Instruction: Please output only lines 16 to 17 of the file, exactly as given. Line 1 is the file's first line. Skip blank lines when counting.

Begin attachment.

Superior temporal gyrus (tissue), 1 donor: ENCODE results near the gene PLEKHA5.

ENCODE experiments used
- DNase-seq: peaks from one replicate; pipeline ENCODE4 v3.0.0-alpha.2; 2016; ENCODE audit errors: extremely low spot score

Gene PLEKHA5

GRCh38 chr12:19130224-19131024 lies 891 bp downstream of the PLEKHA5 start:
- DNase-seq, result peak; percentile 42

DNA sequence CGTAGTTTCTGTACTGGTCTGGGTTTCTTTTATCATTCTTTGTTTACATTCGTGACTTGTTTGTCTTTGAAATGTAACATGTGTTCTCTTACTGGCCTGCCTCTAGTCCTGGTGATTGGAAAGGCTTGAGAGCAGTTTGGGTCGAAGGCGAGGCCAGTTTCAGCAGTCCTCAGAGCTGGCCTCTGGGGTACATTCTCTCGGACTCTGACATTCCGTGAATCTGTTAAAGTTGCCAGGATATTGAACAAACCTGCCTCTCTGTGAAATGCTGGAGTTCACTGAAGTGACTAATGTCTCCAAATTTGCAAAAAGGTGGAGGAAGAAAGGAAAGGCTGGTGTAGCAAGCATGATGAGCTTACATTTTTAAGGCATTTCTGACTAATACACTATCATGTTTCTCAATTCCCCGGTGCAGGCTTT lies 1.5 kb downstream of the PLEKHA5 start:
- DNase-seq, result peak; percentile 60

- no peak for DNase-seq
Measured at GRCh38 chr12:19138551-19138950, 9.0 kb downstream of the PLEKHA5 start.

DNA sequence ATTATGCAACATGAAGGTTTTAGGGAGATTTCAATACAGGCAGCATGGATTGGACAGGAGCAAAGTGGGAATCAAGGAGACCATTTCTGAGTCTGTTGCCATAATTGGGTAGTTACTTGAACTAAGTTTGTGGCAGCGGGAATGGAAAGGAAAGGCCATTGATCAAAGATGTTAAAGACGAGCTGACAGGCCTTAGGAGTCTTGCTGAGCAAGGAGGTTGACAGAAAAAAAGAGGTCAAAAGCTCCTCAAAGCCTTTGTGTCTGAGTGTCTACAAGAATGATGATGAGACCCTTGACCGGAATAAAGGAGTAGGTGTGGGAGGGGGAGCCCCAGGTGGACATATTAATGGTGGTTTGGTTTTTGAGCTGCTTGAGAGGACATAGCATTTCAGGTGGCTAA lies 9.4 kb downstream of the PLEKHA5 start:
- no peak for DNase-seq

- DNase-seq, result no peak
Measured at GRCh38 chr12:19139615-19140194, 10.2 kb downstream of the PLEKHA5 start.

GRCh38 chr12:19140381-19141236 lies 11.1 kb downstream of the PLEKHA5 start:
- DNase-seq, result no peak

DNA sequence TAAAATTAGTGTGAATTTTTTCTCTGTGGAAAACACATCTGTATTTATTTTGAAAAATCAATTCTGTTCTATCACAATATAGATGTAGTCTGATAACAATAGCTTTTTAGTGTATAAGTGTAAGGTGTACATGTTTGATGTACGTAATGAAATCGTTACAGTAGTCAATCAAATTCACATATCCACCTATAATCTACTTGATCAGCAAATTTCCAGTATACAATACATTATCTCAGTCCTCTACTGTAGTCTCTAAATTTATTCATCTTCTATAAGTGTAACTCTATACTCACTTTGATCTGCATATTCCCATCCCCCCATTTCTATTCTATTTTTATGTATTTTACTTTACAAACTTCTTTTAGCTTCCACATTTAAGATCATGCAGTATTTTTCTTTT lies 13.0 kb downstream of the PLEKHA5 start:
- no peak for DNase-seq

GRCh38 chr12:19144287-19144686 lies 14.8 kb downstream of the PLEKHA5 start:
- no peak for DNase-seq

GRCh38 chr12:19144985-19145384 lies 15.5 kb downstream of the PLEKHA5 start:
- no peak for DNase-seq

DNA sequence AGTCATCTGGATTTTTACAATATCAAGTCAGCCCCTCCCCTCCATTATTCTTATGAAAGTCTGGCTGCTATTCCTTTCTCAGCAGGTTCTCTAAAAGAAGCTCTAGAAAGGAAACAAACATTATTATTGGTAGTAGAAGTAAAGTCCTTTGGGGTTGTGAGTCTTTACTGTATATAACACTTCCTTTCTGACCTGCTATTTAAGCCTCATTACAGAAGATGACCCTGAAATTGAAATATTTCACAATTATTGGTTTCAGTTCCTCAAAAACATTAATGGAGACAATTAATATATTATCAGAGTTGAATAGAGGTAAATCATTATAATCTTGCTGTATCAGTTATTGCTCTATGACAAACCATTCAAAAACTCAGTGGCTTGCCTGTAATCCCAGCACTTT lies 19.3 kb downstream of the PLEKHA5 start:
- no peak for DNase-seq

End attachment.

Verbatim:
- DNase-seq, result no peak

DNA sequence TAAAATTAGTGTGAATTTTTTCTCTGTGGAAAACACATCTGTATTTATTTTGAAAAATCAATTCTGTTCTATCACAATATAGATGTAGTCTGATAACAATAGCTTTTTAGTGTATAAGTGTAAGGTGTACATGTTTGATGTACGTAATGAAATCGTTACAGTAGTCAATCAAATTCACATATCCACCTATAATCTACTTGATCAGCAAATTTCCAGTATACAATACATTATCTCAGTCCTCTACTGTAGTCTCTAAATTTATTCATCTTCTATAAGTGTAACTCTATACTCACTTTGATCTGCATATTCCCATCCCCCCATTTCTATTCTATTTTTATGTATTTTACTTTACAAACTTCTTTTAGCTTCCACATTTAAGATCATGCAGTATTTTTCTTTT lies 13.0 kb downstream of the PLEKHA5 start: